Next time on Sciency Words A to Z, we’ll go back in time and check out the oceans of Mars.

Sciency Words A to Z: The Drake Equation

Welcome to a special A to Z Challenge edition of Sciency Words!  Sciency Words is an ongoing series here on Planet Pailly about the definitions and etymologies of science or science-related terms.  In today’s post, D is for:

THE DRAKE EQUATION

In 1961, American astronomer Frank Drake proved that alien life exists.  He didn’t do this with a telescope or by analyzing a Martian meteorite. No, Frank Drake proved it with math, pure and simple.  Or at least that’s the impression some people seem to get when they first hear about the Drake equation.

The Drake equation was first presented in 1961 at a conference held at the Green Bank Telescope in West Virginia. Only ten people were in the audience when Drake gave his presentation (one of those ten people, by the way, was a young Carl Sagan).  And the topic to be discussed at this conference: a new and highly controversial idea called SETI.

In this article from Universe Today, Drake is quoted explaining what inspired his equation:

As I planned the meeting, I realized a few day[s] ahead of time we needed an agenda. And so I wrote down all the things you needed to know to predict how hard it’s going to be to detect extraterrestrial life.  And looking at them it became pretty evident that if you multiplied all these together, you got a number, N, which is the number of detectable civilizations in our galaxy.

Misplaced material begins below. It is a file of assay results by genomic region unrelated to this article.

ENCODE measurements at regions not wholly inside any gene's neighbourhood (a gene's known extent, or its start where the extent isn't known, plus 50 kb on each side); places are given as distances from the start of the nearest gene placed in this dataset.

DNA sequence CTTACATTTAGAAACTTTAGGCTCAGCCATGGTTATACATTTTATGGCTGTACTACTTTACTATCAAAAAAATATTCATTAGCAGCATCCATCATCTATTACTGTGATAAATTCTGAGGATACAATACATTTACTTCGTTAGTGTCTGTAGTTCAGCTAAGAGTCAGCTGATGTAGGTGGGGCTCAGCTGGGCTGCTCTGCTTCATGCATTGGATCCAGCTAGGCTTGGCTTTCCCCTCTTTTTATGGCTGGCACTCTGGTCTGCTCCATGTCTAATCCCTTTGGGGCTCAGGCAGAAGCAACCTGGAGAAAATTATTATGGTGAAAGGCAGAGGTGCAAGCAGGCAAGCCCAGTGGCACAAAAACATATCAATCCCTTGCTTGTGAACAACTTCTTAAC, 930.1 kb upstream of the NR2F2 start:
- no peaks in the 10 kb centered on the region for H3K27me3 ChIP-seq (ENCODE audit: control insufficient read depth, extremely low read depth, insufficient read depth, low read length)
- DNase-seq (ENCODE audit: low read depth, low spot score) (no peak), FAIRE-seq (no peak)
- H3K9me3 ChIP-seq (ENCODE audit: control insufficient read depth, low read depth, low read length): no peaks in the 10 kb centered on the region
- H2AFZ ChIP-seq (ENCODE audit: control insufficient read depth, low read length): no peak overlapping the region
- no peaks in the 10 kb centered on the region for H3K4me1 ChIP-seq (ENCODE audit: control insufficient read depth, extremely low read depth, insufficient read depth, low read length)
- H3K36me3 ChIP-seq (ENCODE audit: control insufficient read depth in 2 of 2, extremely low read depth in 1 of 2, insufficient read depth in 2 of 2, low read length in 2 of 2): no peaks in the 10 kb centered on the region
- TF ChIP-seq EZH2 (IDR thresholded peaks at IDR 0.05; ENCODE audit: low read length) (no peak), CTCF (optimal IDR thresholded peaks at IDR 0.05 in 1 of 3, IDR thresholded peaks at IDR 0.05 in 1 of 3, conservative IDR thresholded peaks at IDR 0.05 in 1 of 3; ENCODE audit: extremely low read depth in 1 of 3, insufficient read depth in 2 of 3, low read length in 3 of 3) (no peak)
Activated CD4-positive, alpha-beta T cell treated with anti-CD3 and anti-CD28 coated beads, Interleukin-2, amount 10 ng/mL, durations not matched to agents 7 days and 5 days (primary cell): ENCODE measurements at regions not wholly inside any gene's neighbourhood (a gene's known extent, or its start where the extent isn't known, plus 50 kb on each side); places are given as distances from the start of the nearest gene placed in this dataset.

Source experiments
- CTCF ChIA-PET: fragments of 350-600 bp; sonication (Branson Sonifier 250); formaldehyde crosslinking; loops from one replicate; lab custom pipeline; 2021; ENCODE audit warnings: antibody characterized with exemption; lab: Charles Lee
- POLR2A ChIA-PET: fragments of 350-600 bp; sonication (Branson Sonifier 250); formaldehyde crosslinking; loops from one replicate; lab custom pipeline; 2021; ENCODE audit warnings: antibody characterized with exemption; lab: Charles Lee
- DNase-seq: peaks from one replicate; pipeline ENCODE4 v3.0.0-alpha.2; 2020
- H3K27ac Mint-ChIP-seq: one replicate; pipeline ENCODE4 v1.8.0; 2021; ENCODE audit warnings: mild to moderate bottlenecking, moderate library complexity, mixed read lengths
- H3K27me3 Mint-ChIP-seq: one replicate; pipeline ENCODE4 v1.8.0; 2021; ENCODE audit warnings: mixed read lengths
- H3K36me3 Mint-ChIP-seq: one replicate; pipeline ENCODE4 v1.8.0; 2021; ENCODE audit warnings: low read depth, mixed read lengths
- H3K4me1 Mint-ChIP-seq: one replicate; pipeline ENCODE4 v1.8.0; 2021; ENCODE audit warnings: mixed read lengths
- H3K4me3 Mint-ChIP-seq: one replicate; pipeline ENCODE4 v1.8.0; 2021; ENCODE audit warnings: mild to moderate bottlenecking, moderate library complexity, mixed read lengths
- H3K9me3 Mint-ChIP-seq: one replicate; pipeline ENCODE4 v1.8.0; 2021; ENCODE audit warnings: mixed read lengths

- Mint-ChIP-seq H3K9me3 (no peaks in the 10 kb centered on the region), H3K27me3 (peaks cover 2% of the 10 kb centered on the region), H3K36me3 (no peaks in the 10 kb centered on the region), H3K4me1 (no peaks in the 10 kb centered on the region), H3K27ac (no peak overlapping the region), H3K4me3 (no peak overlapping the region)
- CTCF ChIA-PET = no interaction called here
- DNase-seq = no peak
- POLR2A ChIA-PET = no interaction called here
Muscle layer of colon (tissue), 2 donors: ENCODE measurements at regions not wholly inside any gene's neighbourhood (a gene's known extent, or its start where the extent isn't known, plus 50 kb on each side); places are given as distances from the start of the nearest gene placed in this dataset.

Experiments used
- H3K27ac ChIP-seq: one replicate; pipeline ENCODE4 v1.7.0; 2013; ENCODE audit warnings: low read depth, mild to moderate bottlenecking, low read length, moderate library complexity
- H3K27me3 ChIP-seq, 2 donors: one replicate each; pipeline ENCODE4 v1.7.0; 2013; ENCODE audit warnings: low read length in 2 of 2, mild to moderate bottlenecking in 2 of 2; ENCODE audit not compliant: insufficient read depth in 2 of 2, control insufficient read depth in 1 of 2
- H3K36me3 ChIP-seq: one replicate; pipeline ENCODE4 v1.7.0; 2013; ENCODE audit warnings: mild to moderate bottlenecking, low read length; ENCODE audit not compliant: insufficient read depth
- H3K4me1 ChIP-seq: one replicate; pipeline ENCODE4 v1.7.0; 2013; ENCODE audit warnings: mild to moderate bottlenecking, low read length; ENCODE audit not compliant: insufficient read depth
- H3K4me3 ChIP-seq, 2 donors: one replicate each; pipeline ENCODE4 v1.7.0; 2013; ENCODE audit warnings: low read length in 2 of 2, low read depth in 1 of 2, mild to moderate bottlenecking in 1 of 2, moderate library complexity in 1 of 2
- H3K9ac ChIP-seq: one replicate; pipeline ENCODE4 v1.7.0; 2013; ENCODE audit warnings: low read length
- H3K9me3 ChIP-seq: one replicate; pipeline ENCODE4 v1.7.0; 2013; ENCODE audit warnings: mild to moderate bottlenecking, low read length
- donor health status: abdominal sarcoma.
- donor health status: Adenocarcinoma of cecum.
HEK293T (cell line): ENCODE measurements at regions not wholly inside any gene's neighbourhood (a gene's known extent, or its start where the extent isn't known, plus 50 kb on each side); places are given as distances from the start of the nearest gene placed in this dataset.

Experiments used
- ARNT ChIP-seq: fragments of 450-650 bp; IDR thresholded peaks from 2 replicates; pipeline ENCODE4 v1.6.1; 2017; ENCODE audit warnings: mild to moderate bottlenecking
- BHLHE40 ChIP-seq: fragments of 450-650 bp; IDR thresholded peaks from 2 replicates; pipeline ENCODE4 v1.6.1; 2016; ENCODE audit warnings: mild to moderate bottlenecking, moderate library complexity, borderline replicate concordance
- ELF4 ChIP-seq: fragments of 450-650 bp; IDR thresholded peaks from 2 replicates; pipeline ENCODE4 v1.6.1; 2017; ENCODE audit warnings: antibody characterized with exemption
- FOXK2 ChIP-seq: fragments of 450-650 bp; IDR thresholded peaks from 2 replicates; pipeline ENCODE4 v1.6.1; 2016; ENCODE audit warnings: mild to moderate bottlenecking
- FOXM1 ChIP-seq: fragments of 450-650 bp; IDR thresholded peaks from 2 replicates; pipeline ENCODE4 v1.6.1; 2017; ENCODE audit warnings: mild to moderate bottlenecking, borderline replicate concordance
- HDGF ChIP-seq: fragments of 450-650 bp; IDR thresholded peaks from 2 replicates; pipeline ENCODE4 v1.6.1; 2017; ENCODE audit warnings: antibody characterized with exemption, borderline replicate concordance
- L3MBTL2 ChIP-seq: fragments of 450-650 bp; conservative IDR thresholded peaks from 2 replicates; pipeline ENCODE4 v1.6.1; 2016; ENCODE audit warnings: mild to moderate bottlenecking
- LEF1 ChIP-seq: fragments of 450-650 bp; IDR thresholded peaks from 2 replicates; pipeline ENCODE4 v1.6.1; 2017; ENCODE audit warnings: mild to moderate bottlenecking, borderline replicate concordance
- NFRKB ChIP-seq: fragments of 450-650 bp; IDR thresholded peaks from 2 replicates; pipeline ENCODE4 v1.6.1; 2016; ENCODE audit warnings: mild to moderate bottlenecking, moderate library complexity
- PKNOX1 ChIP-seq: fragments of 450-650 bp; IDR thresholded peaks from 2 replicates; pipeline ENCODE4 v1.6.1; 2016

After reading All These Worlds Are Yours by Jon Willis, I’ve come to think of the Drake equation as a to-do list for astrobiologists.

N = R* · fp · ne · fl · fi · fc · L
  • Figure out how many stars are born in our galaxy per year (R*).
  • Figure out how many of those stars have planets (fp).
  • Figure out how many of those planets could support life (ne).
  • Figure out how many planets that could support life actually do (fl).
  • Figure out how often life evolves into intelligent life (fi).
  • Figure out how often intelligent life develops radio communications that we could detect (fc).
  • Figure out how long the average intelligent civilization keeps its radio equipment working (L).

Like I said, it’s a to-do list.  It’s presented in the form of an equation because… well, you know… scientists.

At this point, we have a pretty good feel for the first two variables in the Drake equation.  As stated in this article from Astronomy Magazine, 1.5 to 3 new stars are born per year in our galaxy, and each star has at least one planet, on average.  Current and upcoming missions should start to pin down real numbers for the number of planets that could potentially support life.

Beyond that, those questions do get progressively harder, but astrobiologists are steadily working their way down their to-do list—or rather, they’re working their way through the equation, starting from the left and heading to the right.  Answers are coming, slowly but surely.

Next time on Sciency Words A to Z, when astrobiologists talk about Earth-like planets, what exactly does that mean?